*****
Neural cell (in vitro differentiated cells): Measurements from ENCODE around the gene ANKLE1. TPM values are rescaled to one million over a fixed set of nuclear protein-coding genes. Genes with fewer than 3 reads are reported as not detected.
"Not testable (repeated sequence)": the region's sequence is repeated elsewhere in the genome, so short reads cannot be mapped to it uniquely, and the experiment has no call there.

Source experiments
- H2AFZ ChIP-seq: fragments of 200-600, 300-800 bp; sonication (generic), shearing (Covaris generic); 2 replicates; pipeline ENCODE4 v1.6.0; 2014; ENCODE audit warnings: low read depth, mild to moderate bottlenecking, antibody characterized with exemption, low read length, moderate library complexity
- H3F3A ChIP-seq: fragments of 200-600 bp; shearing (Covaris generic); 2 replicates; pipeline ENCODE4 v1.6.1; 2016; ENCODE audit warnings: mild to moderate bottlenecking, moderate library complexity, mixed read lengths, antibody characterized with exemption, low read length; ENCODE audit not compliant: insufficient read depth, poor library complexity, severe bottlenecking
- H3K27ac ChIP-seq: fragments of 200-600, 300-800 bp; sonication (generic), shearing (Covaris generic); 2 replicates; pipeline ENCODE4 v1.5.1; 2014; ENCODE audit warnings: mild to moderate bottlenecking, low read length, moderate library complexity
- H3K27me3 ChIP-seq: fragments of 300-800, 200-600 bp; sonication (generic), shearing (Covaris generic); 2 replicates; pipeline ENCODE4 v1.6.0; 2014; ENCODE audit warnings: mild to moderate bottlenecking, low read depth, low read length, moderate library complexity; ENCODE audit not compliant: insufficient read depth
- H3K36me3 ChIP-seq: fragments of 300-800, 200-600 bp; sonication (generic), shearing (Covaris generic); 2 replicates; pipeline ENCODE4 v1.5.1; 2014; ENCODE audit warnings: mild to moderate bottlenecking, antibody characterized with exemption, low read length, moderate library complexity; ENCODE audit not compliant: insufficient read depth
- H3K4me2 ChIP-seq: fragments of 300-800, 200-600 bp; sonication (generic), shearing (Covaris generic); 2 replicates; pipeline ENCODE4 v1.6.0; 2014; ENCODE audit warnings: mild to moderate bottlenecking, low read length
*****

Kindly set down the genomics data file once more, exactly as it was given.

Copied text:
Neural cell (in vitro differentiated cells): Measurements from ENCODE around the gene ANKLE1. TPM values are rescaled to one million over a fixed set of nuclear protein-coding genes. Genes with fewer than 3 reads are reported as not detected.
"Not testable (repeated sequence)": the region's sequence is repeated elsewhere in the genome, so short reads cannot be mapped to it uniquely, and the experiment has no call there.

Source experiments
- H2AFZ ChIP-seq: fragments of 200-600, 300-800 bp; sonication (generic), shearing (Covaris generic); 2 replicates; pipeline ENCODE4 v1.6.0; 2014; ENCODE audit warnings: low read depth, mild to moderate bottlenecking, antibody characterized with exemption, low read length, moderate library complexity
- H3F3A ChIP-seq: fragments of 200-600 bp; shearing (Covaris generic); 2 replicates; pipeline ENCODE4 v1.6.1; 2016; ENCODE audit warnings: mild to moderate bottlenecking, moderate library complexity, mixed read lengths, antibody characterized with exemption, low read length; ENCODE audit not compliant: insufficient read depth, poor library complexity, severe bottlenecking
- H3K27ac ChIP-seq: fragments of 200-600, 300-800 bp; sonication (generic), shearing (Covaris generic); 2 replicates; pipeline ENCODE4 v1.5.1; 2014; ENCODE audit warnings: mild to moderate bottlenecking, low read length, moderate library complexity
- H3K27me3 ChIP-seq: fragments of 300-800, 200-600 bp; sonication (generic), shearing (Covaris generic); 2 replicates; pipeline ENCODE4 v1.6.0; 2014; ENCODE audit warnings: mild to moderate bottlenecking, low read depth, low read length, moderate library complexity; ENCODE audit not compliant: insufficient read depth
- H3K36me3 ChIP-seq: fragments of 300-800, 200-600 bp; sonication (generic), shearing (Covaris generic); 2 replicates; pipeline ENCODE4 v1.5.1; 2014; ENCODE audit warnings: mild to moderate bottlenecking, antibody characterized with exemption, low read length, moderate library complexity; ENCODE audit not compliant: insufficient read depth
- H3K4me2 ChIP-seq: fragments of 300-800, 200-600 bp; sonication (generic), shearing (Covaris generic); 2 replicates; pipeline ENCODE4 v1.6.0; 2014; ENCODE audit warnings: mild to moderate bottlenecking, low read length